Creating changelog for Docker image

We’ve made a cool thing a while ago – a pipeline that builds base Docker images for our software projects. It runs every night, checks if image software was changed, and if it did so, increments version number and pushes the new image back to the registry. Not a rocket science, but still really neat. Whenever I look at the registry, I know that I’m looking at the latest and greatest. Since we have to use those images all the time, that’s a nice reoccurring uncertainty to remove.

However, when we do produce the new base image, developers sometimes ask me: “So yeah, what exactly changed between versions 1.5.7 and 1.5.8?”. Honestly, I have no idea. Maybe it was something in underlying Ubuntu image. Or some FIPS packages that we are putting on top of it. I can check pipeline logs, but, that’s probably won’t tell the full story.

So, indeed, what’s exactly changed?

Software Bill of Materials

It took me about 4 hours of developing the diff tool before I came up with the brilliant idea of checking with Google. Well, what do you know. There are already tools for that! Some are more useful than others, but unlike the beer in Soviet Union, there’s something to choose from.

1. container-diff

container-diff seems to be the oldest tool in the collection. It’s been abandoned by Google a while ago, but the volunteers seem to keep it alive and kicking. It’s cross-platform, supports both analyzing a single and comparing two images, and can extract data about apt, rpm, node or pip packages. Neat.

For instance, if I run container-diff analyze --type apt ubuntu:bionic on my machine, it’ll spit out the list of Ubuntu package names, baked into the latest ubuntu:bionic image:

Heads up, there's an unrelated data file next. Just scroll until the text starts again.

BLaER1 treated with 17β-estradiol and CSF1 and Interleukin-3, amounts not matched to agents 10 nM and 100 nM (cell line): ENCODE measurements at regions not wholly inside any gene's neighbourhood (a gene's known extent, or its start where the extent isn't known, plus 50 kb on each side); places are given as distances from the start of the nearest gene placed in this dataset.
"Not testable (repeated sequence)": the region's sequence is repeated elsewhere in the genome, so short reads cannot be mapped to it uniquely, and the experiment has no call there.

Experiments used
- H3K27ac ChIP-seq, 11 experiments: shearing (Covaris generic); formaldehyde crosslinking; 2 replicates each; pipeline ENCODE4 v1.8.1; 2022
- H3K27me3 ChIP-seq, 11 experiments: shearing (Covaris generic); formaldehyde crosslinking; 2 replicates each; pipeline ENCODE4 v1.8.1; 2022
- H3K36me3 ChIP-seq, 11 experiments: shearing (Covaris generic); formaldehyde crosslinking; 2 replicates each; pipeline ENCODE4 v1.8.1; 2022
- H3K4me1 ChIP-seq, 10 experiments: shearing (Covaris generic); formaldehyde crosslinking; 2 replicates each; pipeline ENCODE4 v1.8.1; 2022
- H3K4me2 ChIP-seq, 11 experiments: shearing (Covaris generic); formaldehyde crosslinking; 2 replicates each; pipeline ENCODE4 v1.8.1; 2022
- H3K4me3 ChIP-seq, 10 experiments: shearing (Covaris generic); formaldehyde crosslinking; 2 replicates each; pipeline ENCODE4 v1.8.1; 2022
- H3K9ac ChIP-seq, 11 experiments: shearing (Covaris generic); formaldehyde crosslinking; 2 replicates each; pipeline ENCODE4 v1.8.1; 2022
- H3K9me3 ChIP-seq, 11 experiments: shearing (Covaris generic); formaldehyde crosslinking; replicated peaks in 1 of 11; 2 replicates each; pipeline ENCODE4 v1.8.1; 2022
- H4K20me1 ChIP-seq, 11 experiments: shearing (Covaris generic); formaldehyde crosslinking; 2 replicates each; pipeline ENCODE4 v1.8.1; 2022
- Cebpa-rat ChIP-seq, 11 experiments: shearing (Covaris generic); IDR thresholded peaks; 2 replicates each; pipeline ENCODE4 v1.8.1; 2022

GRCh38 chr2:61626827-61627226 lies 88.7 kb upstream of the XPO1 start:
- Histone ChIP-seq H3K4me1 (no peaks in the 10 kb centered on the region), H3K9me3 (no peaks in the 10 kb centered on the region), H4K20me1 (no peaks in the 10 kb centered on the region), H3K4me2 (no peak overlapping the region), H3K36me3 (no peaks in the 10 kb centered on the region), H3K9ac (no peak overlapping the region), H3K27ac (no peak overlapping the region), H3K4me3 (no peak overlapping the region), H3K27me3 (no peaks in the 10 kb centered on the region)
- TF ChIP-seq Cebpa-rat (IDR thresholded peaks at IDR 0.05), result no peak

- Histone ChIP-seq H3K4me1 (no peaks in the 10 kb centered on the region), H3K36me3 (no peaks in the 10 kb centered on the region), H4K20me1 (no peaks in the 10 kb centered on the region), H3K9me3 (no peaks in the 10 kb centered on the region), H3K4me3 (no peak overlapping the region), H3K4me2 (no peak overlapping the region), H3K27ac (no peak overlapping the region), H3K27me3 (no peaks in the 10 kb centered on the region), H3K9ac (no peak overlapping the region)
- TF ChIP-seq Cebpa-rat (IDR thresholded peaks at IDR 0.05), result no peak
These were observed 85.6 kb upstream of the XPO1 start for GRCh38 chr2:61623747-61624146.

Unlike analyze, diff subcommand requires two images. It accepts the same arguments as analyze does (e.g. one or more --type), but this time produces a delta of installed packages.

For example, if I’d want to see how ubuntu:bionic is different from ubuntu:focal (I know it – one is LTS, and the other is not! (No, you naive bionic beaver, they both are LTS!)), I’d see this beauty:

Result! That would definitely satisfy changelog requirement. I’d run the tool from the pipeline before publishing the new image to the repo, and then I could send a message to Slack with the link to the newly created image and the changelog.

But I wonder if I can make it better using other tools.

2. dive

Apparently, not with this one. dive is a beautiful interactive CLI tool to explore the layers of Docker image. It even has CI mode, that switches the tool into non-interactive report.

“dive” into Bionic internals

But that’s way too low level and way too Docker centric for my task. I probably could use it sometimes to navigate through the image file system, but not for generating a changelog. Hard pass.

3. syft

syft is very interesting. It’s yet another CLI tool for generating software bill of materials, for both container images and regular file systems. It understands both OS and software packages, and speaking about the latter, it supports way more types of software projects, than container-diff.

Out of curiosity, I compared outputs of container-diff and syft, and the results are pretty much the same.

container-diff vs. syft

syft sometimes includes a bit more of version info, but the package list is identical.